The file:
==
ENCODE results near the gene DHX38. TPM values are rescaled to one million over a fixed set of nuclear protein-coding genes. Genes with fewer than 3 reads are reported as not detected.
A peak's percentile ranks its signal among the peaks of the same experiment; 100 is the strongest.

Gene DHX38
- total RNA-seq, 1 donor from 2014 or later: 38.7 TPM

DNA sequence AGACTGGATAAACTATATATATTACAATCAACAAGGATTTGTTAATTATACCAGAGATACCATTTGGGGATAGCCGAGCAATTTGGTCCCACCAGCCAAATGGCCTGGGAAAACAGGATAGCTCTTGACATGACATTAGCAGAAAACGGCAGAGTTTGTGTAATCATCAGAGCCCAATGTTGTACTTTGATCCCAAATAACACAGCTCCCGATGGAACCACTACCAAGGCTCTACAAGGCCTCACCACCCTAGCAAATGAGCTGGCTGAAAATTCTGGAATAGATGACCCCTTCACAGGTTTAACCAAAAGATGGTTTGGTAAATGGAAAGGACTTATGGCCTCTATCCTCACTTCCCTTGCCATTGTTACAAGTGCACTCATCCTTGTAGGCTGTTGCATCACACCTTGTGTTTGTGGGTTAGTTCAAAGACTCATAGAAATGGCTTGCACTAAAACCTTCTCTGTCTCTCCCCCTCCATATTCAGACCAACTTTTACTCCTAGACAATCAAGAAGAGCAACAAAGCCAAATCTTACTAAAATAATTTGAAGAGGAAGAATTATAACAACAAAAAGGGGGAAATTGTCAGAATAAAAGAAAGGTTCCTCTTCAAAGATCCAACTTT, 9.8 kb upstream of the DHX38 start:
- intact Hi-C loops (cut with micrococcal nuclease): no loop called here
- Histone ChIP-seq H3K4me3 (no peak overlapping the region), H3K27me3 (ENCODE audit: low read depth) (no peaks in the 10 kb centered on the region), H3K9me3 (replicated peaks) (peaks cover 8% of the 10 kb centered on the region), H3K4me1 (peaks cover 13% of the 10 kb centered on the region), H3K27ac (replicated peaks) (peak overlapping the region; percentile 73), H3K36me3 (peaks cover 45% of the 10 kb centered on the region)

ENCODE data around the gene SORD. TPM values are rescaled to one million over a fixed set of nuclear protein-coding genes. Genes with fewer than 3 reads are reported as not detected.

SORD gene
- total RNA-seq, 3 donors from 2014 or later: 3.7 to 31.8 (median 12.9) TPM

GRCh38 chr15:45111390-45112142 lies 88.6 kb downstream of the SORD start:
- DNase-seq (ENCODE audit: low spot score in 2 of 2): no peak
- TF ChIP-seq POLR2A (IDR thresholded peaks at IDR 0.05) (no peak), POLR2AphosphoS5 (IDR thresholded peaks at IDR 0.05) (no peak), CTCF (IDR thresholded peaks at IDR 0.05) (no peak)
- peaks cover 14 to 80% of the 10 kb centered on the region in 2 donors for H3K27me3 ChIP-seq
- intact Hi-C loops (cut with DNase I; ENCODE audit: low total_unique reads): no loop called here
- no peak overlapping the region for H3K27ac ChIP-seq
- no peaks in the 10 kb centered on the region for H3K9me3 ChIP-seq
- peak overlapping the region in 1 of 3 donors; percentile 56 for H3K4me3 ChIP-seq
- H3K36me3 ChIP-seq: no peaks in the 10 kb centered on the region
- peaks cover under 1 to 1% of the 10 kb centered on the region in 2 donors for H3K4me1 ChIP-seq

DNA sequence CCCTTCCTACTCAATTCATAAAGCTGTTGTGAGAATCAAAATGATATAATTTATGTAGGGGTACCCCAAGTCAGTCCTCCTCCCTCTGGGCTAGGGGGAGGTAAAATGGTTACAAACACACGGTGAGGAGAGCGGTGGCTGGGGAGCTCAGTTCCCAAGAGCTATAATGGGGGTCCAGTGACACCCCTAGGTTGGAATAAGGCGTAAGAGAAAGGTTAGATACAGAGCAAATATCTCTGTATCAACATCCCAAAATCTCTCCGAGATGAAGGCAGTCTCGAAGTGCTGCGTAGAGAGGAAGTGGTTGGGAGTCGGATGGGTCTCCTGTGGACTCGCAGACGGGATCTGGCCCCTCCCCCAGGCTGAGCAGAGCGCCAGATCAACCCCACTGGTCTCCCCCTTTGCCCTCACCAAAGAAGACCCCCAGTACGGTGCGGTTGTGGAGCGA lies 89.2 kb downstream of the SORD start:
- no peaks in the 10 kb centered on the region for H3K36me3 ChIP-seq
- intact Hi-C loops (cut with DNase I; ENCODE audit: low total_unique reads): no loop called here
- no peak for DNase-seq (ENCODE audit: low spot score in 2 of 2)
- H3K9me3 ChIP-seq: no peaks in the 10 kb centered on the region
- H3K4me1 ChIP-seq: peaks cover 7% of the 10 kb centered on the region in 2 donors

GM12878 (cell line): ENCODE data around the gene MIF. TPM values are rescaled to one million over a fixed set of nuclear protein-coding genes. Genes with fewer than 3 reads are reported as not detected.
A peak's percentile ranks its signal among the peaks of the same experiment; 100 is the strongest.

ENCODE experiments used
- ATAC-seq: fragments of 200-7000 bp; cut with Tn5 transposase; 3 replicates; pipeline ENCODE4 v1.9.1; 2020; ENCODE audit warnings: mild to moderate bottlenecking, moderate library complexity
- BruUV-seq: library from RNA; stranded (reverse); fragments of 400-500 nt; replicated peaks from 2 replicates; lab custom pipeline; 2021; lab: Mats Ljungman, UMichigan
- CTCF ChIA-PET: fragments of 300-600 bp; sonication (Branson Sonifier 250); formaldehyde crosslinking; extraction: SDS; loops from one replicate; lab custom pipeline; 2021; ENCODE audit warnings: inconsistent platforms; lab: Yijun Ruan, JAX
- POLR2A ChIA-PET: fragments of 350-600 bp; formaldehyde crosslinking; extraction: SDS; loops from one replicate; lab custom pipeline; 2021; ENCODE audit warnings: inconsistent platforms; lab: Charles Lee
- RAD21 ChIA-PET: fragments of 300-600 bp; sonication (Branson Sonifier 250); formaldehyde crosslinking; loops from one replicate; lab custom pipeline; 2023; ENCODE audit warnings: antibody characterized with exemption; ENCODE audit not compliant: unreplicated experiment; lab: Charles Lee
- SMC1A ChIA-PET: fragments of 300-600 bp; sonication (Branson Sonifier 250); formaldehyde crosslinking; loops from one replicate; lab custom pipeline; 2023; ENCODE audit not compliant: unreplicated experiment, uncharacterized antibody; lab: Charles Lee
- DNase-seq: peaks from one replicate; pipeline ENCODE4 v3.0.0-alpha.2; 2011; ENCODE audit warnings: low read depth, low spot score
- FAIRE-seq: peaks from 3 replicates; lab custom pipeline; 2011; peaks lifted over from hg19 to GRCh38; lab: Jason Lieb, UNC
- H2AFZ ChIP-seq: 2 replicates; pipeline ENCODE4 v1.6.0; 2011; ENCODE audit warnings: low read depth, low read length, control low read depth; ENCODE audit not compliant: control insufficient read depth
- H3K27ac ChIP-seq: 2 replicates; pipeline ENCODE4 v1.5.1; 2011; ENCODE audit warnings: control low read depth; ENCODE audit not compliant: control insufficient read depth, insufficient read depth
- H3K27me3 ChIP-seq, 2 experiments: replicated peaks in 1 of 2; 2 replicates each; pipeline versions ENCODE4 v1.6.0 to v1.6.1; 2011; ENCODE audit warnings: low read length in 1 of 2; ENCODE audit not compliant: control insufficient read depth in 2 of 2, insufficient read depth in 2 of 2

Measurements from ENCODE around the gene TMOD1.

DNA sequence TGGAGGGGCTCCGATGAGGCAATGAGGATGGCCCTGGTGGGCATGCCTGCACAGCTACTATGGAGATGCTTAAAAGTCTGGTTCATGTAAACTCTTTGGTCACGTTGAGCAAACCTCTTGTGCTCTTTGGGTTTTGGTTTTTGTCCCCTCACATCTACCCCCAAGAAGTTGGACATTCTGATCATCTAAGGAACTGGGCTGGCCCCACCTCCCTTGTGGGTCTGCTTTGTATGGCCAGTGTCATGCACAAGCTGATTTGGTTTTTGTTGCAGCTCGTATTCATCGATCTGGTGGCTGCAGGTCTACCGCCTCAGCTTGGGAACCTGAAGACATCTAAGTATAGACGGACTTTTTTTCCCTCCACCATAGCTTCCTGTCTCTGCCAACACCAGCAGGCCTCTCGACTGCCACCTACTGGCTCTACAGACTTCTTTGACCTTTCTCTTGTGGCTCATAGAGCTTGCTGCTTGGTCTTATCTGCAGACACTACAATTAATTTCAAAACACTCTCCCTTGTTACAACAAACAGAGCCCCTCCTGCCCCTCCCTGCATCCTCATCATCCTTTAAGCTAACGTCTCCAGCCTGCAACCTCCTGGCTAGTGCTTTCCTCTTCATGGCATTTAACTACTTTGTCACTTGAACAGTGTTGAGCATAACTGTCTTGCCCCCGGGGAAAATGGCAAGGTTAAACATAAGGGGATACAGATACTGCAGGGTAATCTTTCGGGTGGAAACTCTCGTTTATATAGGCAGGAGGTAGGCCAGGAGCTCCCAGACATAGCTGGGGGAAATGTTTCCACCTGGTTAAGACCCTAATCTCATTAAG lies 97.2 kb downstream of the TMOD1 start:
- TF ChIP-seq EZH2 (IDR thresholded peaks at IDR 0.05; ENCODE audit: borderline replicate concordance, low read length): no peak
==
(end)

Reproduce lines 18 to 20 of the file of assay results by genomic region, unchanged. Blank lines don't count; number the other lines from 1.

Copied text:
- peak overlapping the region in 1 of 3 donors; percentile 56 for H3K4me3 ChIP-seq
- H3K36me3 ChIP-seq: no peaks in the 10 kb centered on the region
- peaks cover under 1 to 1% of the 10 kb centered on the region in 2 donors for H3K4me1 ChIP-seq